Our "In Conversation" series features long-form interviews with visionaries and change-makers

Continuing our focus on the coronavirus pandemic and its intersection with capitalism, in this Conversation, we spoke with London-based economic anthropologist Jason Hickel. Jason in the author of The Divide: A Brief Guide to Global Inequality and Its Solutions,

Jason’s new book, “Less is More,” is being published in August by Penguin. We spoke with him about international capitalism during the pandemic, new opportunities for degrowth economics, and how to fundamentally move to a post capitalist world — which will take more than just a shift in economic policy, but a fundamental shift from the world view of capitalist thought.

Continuing our focus on the coronavirus pandemic and its intersection with capitalism, in this conversation we speak with Doug Henwood, an economist and host of the radio show and podcast Behind the News. Doug is a regular guest on our show, and in this conversation he helped make sense of much of the economics surrounding the coronavirus, explaining the failure of the government's response, the different possibilities of how we might come out of this pandemic in the long run, and what coronavirus has taught us about the failures of capitalism.

Continuing our focus on the coronavirus pandemic and its intersection with capitalism, in this conversation we speak with New York State Senator, Julia Salazar, who represents New York's 18th district in northern Brooklyn, which includes the neighborhoods of Bushwick, Cyprus Hills, Greenpoint, Williamsburg, and parts of Bedford-Stuyvesant, Brownsville, and East New York. This pandemic has hit New York City harder than any other city in the world, and the neighborhoods represented by Senator Salazar are some of the hardest hit in New York City itself. We spoke with the Senator about how she got into organizing and politics, democratic socialism, feminist economics, and the economics of the coronavirus pandemic.

It’s unfortunate that it’s taking a global pandemic to reveal it, but the unprecedented crisis catalyzed by the coronavirus has exposed our capitalist economy for what it is: an economic system that puts profit over people (and the planet).

In this conversation we speak with Dr. Abdul El-Sayed about our current epidemic of insecurity and how it has unfolded through this current crisis. El-Sayed is a doctor, an epidemiologist, a candidate in Michigan’s 2018 Democratic gubernatorial primary election, and the author of "Healing Politics, A Doctor’s Journey Into the Heart of Our Political Epidemic," just out this month (April 2020). Senator Bernie Sanders has referred to El-Sayed as "One of the brightest young stars in the future of the progressive movement."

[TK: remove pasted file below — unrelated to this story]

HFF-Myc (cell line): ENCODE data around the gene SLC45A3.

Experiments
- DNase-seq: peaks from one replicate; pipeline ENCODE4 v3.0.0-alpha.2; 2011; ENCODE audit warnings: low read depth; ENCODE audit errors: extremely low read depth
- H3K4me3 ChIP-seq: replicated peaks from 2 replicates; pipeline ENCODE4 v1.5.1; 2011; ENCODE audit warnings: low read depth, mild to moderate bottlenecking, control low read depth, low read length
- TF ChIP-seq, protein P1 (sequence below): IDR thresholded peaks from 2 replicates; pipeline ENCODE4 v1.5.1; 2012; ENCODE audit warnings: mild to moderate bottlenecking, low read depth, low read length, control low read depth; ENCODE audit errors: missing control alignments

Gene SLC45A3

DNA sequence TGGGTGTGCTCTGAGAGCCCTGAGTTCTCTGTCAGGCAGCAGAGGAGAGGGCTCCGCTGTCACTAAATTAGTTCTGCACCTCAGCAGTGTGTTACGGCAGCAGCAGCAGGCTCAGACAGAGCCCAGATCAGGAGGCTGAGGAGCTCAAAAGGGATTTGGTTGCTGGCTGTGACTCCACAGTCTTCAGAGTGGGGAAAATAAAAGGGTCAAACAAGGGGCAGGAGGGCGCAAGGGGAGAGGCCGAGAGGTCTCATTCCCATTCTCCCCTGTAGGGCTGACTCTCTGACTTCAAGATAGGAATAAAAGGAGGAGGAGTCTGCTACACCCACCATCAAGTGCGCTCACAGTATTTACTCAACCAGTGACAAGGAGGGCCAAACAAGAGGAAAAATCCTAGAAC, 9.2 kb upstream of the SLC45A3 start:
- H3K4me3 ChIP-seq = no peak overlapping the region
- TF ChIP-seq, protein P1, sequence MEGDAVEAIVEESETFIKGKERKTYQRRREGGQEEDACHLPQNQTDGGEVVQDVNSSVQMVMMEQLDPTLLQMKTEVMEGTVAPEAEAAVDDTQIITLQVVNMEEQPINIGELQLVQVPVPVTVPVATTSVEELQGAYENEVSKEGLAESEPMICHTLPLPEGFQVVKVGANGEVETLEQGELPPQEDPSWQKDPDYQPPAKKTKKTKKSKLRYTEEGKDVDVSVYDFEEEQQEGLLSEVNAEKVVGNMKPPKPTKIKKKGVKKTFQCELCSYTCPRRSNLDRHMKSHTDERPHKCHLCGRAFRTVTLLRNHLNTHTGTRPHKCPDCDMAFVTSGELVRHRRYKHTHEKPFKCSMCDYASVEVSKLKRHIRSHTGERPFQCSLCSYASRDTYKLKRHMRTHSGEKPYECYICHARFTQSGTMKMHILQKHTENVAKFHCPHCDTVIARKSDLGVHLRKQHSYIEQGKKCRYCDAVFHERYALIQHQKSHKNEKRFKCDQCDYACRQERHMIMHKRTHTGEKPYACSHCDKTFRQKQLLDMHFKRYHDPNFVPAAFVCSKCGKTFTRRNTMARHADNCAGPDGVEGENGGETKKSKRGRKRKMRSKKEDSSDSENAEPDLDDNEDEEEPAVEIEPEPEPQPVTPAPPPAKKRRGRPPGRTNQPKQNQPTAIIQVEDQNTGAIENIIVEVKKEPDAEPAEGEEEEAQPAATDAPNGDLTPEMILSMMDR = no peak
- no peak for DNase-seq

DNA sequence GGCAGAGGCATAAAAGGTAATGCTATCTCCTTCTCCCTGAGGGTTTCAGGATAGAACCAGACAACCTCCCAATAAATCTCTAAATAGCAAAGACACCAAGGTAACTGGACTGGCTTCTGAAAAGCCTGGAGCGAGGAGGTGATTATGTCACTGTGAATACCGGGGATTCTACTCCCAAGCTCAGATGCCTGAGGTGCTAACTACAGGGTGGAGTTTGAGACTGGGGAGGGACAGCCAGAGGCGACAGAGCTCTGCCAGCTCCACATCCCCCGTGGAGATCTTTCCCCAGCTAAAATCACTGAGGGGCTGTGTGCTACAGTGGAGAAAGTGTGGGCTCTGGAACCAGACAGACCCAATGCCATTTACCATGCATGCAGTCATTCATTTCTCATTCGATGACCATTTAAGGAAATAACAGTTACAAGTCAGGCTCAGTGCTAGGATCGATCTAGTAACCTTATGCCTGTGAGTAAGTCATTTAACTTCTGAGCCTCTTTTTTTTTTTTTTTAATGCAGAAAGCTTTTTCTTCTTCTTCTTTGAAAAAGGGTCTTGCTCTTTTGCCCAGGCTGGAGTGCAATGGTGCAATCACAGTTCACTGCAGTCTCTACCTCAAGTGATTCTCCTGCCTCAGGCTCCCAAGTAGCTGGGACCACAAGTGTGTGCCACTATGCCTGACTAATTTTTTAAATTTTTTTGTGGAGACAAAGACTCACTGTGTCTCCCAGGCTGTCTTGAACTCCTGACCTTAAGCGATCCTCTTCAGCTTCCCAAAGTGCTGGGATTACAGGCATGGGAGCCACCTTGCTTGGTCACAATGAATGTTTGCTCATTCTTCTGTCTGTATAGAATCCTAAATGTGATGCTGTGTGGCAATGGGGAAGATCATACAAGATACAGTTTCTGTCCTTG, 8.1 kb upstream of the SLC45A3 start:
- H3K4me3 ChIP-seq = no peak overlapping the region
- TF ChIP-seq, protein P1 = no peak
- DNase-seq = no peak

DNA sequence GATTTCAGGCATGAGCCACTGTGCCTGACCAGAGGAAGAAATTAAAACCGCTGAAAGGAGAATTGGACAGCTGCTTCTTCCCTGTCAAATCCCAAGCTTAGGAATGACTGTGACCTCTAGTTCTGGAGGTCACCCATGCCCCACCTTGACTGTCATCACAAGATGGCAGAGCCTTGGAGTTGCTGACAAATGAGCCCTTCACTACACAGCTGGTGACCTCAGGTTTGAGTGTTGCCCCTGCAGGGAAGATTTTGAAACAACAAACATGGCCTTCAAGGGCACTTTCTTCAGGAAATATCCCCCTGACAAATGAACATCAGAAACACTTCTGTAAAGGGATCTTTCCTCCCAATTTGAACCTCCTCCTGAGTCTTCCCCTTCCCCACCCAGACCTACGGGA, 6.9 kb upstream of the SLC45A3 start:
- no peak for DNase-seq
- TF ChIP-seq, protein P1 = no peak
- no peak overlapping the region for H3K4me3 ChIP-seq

In recent months, thousands of people from coast to coast have confronted politicians and asked them to take action on climate change. Few of these political leaders seem to be listening, however, and so, in the face of this inaction, and with a renewed sense of urgency, people of all ages and backgrounds have begun taking directly to the streets and participating in mass disruption events in the United States and beyond.

Extinction Rebellion (XR) is on the forefront of these actions. XR is a global environmental movement with the stated aim of using nonviolent civil disobedience to compel government action to avoid ecological collapse. Growing out of the United Kingdom in 2018, XR now has an international presence. You may know them through their provocative style of direct action which includes intentional arrests, public swarms, banner drops, die-ins, gluing themselves to prominent structures, and more.

Gail Bradbrook is a co-founder of Extinction Rebellion. We spoke with her in southwest England.

What do an indigenous ceremony in Canada, Burning Man, and an occupied salami factory in Rome have in common? They are all expressions of the gift economy featured in a new documentary by Robin McKenna.

Robin has worked in film for twenty years on several projects, including The Take with Naomi Klein (a film about workers who take over the means of production in Argentina in the wake of an economic collapse). Drawing inspiration from Lewis Hyde’s book, The Gift, Robin McKenna set out to chronicle gift cultures around the world that are challenging the logic of global capitalism. The result is her first feature-length documentary — GIFT, which is out now in theaters across the United States and Canada.

More interviews from our "In Conversation" series